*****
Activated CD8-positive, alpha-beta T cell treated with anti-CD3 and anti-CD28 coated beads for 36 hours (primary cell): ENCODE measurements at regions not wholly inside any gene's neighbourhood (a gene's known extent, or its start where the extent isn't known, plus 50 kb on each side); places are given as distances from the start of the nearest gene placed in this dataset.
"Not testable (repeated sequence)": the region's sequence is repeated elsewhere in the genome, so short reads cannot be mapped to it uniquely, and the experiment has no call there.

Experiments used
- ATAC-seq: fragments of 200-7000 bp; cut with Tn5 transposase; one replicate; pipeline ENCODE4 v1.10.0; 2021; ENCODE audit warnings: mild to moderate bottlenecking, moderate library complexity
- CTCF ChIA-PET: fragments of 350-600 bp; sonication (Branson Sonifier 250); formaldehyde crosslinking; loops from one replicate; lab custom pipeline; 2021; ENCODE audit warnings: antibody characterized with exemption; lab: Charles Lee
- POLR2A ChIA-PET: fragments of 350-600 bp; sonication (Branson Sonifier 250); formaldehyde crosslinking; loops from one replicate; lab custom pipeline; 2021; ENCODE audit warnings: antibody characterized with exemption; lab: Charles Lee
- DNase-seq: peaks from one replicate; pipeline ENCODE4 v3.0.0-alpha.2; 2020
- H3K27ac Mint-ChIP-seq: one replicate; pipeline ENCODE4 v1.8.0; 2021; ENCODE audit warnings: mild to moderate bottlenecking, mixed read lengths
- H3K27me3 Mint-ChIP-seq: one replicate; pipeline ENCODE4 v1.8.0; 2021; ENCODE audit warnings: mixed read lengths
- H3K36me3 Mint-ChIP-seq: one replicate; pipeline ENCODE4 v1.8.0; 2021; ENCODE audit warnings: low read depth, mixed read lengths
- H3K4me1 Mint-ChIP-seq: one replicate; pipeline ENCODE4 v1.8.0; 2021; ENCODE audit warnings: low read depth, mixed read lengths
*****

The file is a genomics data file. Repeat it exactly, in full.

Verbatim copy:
Activated CD8-positive, alpha-beta T cell treated with anti-CD3 and anti-CD28 coated beads for 36 hours (primary cell): ENCODE measurements at regions not wholly inside any gene's neighbourhood (a gene's known extent, or its start where the extent isn't known, plus 50 kb on each side); places are given as distances from the start of the nearest gene placed in this dataset.
"Not testable (repeated sequence)": the region's sequence is repeated elsewhere in the genome, so short reads cannot be mapped to it uniquely, and the experiment has no call there.

Experiments used
- ATAC-seq: fragments of 200-7000 bp; cut with Tn5 transposase; one replicate; pipeline ENCODE4 v1.10.0; 2021; ENCODE audit warnings: mild to moderate bottlenecking, moderate library complexity
- CTCF ChIA-PET: fragments of 350-600 bp; sonication (Branson Sonifier 250); formaldehyde crosslinking; loops from one replicate; lab custom pipeline; 2021; ENCODE audit warnings: antibody characterized with exemption; lab: Charles Lee
- POLR2A ChIA-PET: fragments of 350-600 bp; sonication (Branson Sonifier 250); formaldehyde crosslinking; loops from one replicate; lab custom pipeline; 2021; ENCODE audit warnings: antibody characterized with exemption; lab: Charles Lee
- DNase-seq: peaks from one replicate; pipeline ENCODE4 v3.0.0-alpha.2; 2020
- H3K27ac Mint-ChIP-seq: one replicate; pipeline ENCODE4 v1.8.0; 2021; ENCODE audit warnings: mild to moderate bottlenecking, mixed read lengths
- H3K27me3 Mint-ChIP-seq: one replicate; pipeline ENCODE4 v1.8.0; 2021; ENCODE audit warnings: mixed read lengths
- H3K36me3 Mint-ChIP-seq: one replicate; pipeline ENCODE4 v1.8.0; 2021; ENCODE audit warnings: low read depth, mixed read lengths
- H3K4me1 Mint-ChIP-seq: one replicate; pipeline ENCODE4 v1.8.0; 2021; ENCODE audit warnings: low read depth, mixed read lengths